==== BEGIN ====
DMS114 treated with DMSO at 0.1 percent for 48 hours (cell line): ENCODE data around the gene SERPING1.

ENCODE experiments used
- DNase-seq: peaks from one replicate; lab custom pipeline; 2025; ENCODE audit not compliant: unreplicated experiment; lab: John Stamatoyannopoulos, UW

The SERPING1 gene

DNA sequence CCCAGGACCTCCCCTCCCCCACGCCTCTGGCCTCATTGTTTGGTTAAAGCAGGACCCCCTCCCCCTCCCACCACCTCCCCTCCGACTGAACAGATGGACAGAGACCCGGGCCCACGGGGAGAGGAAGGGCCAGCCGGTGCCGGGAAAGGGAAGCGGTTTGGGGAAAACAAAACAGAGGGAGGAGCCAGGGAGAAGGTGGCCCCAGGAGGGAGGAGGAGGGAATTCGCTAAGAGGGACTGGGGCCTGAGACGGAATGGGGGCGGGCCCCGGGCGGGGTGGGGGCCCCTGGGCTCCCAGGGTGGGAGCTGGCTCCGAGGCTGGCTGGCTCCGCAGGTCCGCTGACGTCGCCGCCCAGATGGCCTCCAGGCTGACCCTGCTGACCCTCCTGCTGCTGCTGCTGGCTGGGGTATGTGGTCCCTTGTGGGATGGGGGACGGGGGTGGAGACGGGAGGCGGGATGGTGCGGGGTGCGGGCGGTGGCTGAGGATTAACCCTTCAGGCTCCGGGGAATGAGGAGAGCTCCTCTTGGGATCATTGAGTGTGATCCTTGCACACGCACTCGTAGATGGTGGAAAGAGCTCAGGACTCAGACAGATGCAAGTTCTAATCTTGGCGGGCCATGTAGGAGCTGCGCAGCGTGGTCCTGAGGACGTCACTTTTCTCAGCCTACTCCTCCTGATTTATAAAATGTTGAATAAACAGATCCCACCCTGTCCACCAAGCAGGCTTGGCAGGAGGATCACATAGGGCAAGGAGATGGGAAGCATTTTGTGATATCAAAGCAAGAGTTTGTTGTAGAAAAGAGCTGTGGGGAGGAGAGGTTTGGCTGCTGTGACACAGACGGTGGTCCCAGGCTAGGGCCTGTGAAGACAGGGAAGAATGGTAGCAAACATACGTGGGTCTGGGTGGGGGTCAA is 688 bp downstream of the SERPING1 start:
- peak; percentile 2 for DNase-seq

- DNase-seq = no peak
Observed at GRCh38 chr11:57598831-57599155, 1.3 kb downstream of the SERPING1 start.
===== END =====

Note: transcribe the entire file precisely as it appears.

DMS114 treated with DMSO at 0.1 percent for 48 hours (cell line): ENCODE data around the gene SERPING1.

ENCODE experiments used
- DNase-seq: peaks from one replicate; lab custom pipeline; 2025; ENCODE audit not compliant: unreplicated experiment; lab: John Stamatoyannopoulos, UW

The SERPING1 gene

DNA sequence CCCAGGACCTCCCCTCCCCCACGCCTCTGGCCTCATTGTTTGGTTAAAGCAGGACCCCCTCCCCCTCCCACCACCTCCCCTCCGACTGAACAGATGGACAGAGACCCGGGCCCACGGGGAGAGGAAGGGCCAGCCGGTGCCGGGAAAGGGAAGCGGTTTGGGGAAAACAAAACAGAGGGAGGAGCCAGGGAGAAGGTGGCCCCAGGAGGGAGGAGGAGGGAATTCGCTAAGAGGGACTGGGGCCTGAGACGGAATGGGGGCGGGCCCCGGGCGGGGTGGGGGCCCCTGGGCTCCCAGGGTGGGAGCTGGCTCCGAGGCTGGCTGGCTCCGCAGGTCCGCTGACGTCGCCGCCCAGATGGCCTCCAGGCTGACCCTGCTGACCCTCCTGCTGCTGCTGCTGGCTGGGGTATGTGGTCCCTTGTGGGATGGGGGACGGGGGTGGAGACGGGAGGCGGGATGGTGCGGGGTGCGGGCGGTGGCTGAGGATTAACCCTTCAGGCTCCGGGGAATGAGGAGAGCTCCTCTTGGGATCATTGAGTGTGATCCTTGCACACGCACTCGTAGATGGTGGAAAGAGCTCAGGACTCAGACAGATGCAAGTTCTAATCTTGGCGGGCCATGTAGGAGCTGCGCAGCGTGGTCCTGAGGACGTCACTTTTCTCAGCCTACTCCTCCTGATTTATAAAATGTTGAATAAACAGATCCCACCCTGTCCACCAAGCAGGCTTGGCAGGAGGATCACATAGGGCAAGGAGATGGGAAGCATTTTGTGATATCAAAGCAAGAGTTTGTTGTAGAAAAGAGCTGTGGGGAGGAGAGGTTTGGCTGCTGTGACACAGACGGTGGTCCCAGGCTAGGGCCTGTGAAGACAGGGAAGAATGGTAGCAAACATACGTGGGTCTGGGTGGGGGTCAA is 688 bp downstream of the SERPING1 start:
- peak; percentile 2 for DNase-seq

- DNase-seq = no peak
Observed at GRCh38 chr11:57598831-57599155, 1.3 kb downstream of the SERPING1 start.